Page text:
Boost Your Chances By Avoiding These Mistakes

When you can’t work because of your health, your life can feel like it’s spiraling out of control.

No job means no income, but you still need to pay your bills. It’s why you applied for Social Security Disability (SSD) benefits. The monthly checks could help you avoid financial disaster while you try to feel your best.

But you got denied Now you’re unsure of where to go next.

The good news? This isn’t the end for you. Social Security has a multi-step appeals process with chances to win at each juncture, including a reconsideration and an appeals hearing.

Another fact in your corner: Most people are denied benefits on their initial application anyway. You’re not alone.

At our law firm, we see clients come through our door baffled about how they received a denial.

Keep reading to learn our insights on why you could’ve been denied, and most importantly, how you can win the benefits you need.

The Social Security system can be intimidating and confusing for outsiders, but Horenstein, Nicholson & Blumenthal helps you through it.

That’s why they say, “Helping me, that’s HNB.”

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5 Reasons Your Disability Benefits Could Be Denied

No. 1: You Made a Mistake Filling Out Forms

The application process can feature a mountain of paperwork to complete. You also have to provide detailed information about your medical treatment, adding another layer—and another opportunity for errors.

Fortunately, these mistakes can be simple to correct when you appeal. But when you’re feeling the stress of financial freefall on top of health issues, this process can be overwhelming.

No. 2: Medical Evidence Problems

You can’t just tell Social Security you need disability benefits and expect an approval. You have to back up that claim with thorough and clear evidence.

You have to include things like:

  • Doctor’s reports
  • Hospital records
  • Medical test results
  • Prescription information
  • Supporting statements from coworkers, friends and family

These items need to prove that your disability is real and it makes working impossible.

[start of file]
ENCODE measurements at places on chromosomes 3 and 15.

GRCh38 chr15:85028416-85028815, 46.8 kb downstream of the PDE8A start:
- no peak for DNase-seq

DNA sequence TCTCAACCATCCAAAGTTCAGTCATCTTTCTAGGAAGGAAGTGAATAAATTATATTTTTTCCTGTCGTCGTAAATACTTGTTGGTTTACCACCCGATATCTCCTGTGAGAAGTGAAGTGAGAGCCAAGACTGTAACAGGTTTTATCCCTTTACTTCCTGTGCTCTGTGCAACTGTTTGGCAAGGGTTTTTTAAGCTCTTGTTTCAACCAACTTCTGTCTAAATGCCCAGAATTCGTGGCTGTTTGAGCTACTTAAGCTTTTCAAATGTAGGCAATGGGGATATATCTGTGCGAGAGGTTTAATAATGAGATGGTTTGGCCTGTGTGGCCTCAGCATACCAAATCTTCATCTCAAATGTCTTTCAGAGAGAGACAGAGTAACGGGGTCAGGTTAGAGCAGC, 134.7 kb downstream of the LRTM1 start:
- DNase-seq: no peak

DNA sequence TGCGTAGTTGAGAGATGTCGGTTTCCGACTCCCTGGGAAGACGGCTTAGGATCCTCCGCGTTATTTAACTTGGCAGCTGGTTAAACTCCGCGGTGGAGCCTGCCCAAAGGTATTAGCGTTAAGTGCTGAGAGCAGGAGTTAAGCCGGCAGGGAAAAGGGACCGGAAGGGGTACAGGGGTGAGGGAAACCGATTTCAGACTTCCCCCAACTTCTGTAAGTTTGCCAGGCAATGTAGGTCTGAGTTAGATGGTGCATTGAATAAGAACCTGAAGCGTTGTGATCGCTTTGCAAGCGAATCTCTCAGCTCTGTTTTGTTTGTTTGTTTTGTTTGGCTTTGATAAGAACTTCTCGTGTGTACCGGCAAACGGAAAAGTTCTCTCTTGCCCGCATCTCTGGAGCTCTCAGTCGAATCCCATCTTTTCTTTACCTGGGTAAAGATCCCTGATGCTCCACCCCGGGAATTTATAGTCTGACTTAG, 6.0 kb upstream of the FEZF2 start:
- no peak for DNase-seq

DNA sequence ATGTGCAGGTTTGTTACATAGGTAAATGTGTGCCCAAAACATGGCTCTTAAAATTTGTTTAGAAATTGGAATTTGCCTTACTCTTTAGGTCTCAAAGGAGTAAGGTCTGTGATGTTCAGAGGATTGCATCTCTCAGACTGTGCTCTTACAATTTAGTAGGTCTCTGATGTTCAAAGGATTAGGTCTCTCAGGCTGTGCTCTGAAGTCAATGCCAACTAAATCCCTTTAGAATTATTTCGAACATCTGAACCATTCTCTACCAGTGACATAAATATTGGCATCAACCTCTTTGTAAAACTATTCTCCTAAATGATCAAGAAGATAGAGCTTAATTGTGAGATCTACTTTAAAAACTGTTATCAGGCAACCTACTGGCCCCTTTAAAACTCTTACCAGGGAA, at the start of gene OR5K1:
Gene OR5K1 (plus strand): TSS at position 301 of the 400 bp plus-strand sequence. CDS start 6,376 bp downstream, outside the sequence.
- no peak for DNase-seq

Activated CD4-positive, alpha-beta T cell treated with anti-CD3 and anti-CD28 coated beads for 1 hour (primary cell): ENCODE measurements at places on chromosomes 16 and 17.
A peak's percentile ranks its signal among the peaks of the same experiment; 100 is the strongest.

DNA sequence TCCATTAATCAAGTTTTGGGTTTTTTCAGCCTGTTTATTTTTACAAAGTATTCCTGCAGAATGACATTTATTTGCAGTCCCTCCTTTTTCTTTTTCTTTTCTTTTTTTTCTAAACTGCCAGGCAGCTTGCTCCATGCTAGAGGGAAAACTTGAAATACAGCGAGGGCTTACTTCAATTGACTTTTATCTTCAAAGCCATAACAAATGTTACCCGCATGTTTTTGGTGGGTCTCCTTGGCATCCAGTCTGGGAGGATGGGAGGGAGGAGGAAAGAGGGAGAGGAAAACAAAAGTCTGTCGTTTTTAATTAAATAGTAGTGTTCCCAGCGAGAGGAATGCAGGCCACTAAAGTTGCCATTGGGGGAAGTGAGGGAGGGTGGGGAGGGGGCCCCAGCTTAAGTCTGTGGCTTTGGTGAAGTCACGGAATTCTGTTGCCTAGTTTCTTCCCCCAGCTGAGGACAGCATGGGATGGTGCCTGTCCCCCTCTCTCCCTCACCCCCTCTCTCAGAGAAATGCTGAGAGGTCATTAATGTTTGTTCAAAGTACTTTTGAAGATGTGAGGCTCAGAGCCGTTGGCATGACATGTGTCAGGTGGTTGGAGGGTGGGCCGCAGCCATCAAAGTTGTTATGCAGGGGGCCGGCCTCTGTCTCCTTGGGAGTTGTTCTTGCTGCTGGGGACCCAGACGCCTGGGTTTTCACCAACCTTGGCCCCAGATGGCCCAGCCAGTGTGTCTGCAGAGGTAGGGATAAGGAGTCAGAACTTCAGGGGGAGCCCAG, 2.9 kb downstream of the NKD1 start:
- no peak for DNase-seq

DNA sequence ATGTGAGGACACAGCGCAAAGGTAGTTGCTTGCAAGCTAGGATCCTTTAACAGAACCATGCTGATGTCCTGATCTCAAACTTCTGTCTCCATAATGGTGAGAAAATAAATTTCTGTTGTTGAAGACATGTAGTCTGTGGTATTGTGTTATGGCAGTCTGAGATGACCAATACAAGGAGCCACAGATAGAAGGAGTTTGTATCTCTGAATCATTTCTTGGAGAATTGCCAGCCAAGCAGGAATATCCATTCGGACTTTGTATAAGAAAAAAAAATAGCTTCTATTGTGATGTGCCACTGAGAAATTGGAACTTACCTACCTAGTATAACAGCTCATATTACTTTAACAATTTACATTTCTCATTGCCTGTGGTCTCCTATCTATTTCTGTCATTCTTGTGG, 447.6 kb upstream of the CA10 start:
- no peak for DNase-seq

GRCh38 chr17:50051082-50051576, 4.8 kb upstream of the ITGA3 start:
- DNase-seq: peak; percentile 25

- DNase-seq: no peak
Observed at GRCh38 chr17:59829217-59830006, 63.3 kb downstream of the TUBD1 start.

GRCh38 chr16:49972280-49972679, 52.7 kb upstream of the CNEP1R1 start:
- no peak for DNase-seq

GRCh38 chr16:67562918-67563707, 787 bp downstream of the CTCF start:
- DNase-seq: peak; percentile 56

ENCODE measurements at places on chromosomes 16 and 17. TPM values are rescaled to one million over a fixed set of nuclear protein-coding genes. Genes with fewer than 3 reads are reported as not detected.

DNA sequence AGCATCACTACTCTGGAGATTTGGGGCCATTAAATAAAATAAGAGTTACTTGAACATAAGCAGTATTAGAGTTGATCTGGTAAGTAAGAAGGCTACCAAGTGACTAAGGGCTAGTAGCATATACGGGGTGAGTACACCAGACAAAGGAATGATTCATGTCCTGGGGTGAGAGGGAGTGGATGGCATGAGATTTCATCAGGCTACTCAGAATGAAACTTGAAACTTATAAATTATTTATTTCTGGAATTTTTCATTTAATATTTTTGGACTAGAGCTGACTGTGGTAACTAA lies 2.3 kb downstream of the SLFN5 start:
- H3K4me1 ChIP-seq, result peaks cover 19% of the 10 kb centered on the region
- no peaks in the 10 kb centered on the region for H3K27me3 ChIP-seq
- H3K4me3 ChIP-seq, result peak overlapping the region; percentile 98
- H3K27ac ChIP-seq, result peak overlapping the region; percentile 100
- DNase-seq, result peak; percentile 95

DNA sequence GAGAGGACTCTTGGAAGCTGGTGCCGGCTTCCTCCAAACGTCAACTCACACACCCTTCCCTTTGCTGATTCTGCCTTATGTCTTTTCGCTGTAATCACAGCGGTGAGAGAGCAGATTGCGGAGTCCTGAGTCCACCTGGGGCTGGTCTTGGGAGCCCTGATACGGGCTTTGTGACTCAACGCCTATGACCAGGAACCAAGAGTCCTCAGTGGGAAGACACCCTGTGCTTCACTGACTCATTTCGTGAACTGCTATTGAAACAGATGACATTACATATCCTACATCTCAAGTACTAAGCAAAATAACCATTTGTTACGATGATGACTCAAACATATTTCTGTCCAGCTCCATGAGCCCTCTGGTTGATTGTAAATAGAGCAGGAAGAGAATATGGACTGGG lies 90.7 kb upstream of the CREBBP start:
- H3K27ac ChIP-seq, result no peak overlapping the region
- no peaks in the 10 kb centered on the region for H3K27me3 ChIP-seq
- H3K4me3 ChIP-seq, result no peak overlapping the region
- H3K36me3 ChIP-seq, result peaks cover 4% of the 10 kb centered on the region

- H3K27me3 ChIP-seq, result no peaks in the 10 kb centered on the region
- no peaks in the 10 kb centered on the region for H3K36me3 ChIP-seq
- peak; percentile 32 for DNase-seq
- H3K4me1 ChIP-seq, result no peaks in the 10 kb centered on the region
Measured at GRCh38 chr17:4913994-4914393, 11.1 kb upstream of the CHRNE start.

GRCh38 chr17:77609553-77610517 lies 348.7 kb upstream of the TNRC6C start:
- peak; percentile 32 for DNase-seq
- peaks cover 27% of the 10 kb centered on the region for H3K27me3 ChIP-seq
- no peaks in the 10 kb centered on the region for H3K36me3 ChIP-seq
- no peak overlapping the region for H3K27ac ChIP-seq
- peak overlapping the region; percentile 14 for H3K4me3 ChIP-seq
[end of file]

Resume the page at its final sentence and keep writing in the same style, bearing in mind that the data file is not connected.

If any of your evidence is missing or even sequenced incorrectly, you could be denied. But this, too, is something you can improve on appeal.

No. 3: You Didn’t Receive Consistent Treatment

This is a big one. You absolutely must be reliable in getting treatment for your ailment, which is another way to show how much you deserve benefits.

If you don’t go to the doctor regularly, Social Security will issue a quick SSD denial. The logic? If you’d received proper treatment, your health might improve enough to work full-time, so you don’t need benefits.

No. 4: Your Income

There are two different programs within SSD, and we often see people apply for the incorrect one:

  • Social Security Disability Insurance (SSDI) is meant for those with a significant work history who have paid enough into the Social Security system over time.
  • Supplemental Security Income (SSI), on the other hand, is meant for those with limited income and work histories, and/or those who have struggled with disability from a young age.

Make sure you’re applying for the correct program for your situation.

No. 5: You Didn’t Cooperate Fully with Social Security

Sometimes, we hear from clients that the Social Security representative they dealt with was unpleasant, or even rude. Sadly, no matter how angry or uncomfortable you feel, you must cooperate in order to win benefits.

You may even have to submit to an SSA-administered exam. If you want to win, you have to play by their rules.

HNB can help you sort out any problems with your disability application and make a strong appeal.
You can get started by having the lawyers at HNB evaluate your case for free.

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A couple sits on a couch looking at papers and a laptop. You don’t pay Horenstein, Nicholson & Blumenthal attorneys until you receive benefits.

One More Reason for SSD Denied: You Didn’t Work With a Lawyer

Just reading through all of these things that can go wrong with your disability claim makes you tired and stressed. We know.

You don’t have to go through without support. Our best advice is to find an experienced disability attorney in your area, one who knows the system and the people involved in the process.

Disability lawyers usually only charge you a contingency fee—meaning you won’t pay them anything unless you win. And even then, you only pay an attorney’s fee out of the back benefits you receive when you win.

Working with a lawyer is low-risk for you, especially if you consider how important these benefits can be to your well-being. When it’s time to appeal a denial, a report from the US Government Accountability Office found people were almost three times more likely to win benefits after their disability hearings if they brought a representative with them.
So don’t take a chance on your future.

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